While the "doctrine of comparative fault . . . focuses on the plaintiff's conduct in contributing to the occurrence of an accident," at present there is, in New Jersey, "no case law directly addressing the application of comparative negligence principles in cases alleging product defect where the plaintiff's conduct was a factor in the happening of the accident but not because of his or her use of the product." Dreier, supra, § 16:3-2 at 386 and § 16:5 at 387. However, there appears to be no obstacle to considering plaintiff's "conduct . . . in the happening of the accident," even though it is "unrelated to a product's use:"

"For example, the plaintiff may have been speeding in a vehicle and that speed might have been a cause of an accident which was also caused by a defect in the vehicle. The plaintiff could not be said to have proceeded in the face of a known risk if he or she did not know of the defect in the vehicle. . . . In these examples there are multiple causes for an accident or injury and there is no reason not to apply the usual comparative negligence rules for concurrent fault. For these product-unrelated causes, there should be no bar to recognizing the plaintiff's conduct." [Id. § l6:5 at 387-88.]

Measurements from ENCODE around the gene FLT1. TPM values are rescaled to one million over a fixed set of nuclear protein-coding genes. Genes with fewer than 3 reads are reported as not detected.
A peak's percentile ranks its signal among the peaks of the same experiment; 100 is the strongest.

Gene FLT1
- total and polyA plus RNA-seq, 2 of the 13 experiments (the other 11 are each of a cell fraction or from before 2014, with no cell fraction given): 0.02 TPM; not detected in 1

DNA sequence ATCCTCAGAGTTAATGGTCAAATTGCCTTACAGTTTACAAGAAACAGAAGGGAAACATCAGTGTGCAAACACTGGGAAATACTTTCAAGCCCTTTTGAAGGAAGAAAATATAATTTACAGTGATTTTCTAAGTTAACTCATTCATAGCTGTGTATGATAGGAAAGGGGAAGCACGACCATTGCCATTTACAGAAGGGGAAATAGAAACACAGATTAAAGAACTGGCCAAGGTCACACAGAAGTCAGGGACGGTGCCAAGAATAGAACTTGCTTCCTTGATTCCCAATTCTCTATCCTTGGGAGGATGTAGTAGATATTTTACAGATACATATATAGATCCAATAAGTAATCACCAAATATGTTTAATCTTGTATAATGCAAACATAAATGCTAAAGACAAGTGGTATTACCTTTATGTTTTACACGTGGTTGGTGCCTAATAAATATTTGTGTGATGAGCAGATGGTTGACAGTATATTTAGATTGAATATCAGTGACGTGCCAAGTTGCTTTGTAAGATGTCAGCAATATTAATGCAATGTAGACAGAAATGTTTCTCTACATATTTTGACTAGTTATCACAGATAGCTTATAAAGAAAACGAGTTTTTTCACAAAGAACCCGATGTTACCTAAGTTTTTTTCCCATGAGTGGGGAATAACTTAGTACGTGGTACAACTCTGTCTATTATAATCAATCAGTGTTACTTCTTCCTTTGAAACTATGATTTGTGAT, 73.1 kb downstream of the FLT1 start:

Under New Jersey law, "evidence of alcohol consumption" by the injured plaintiff prior to the accident may be admissible "in a products liability case" because such evidence may be "relevant . . . to the issue of proximate cause." Hulmes v. Honda Motor Co., 936 F. Supp. 195, 201 (D.N.J. 1996), aff'd, 141 F.3d 1154 (3d. Cir. 1998), cert. denied, ____ U.S. ____, ll9 S. Ct. 49, l42 L. Ed. 2d 38 (l998).

Swajian v. General Motors Corp., 916 F.2d 31 (1st Cir. 1990), is especially persuasive because it factually mirrors this case. On June 5, 1986, Maurica Swajian (Mrs. Swajian) was driving her 1986 GMC "when the vehicle began to sway, went out of control, and rolled over." Id. at 33. Mrs. Swajian was killed when she was thrown from the vehicle. Ibid. After this one-vehicle accident, the right rear axle of Mrs. Swajian's vehicle was found to be fractured. Ibid. Given this, Gregory Swajian (Swajian), Mrs. Swajian's husband, filed a products liability action against General Motors Corporation (GMC), based upon "defects in the manufacture and design of the right rear axle." Id. at 32-33. Swajian alleged that the right rear axle "failed during normal operation thereby causing a rollover accident resulting in his wife's death." Id. at 33. Among other things, GMC countered that the "vehicle rollover was caused solely by driver error as a result of Mrs. Swajian's intoxication." Ibid.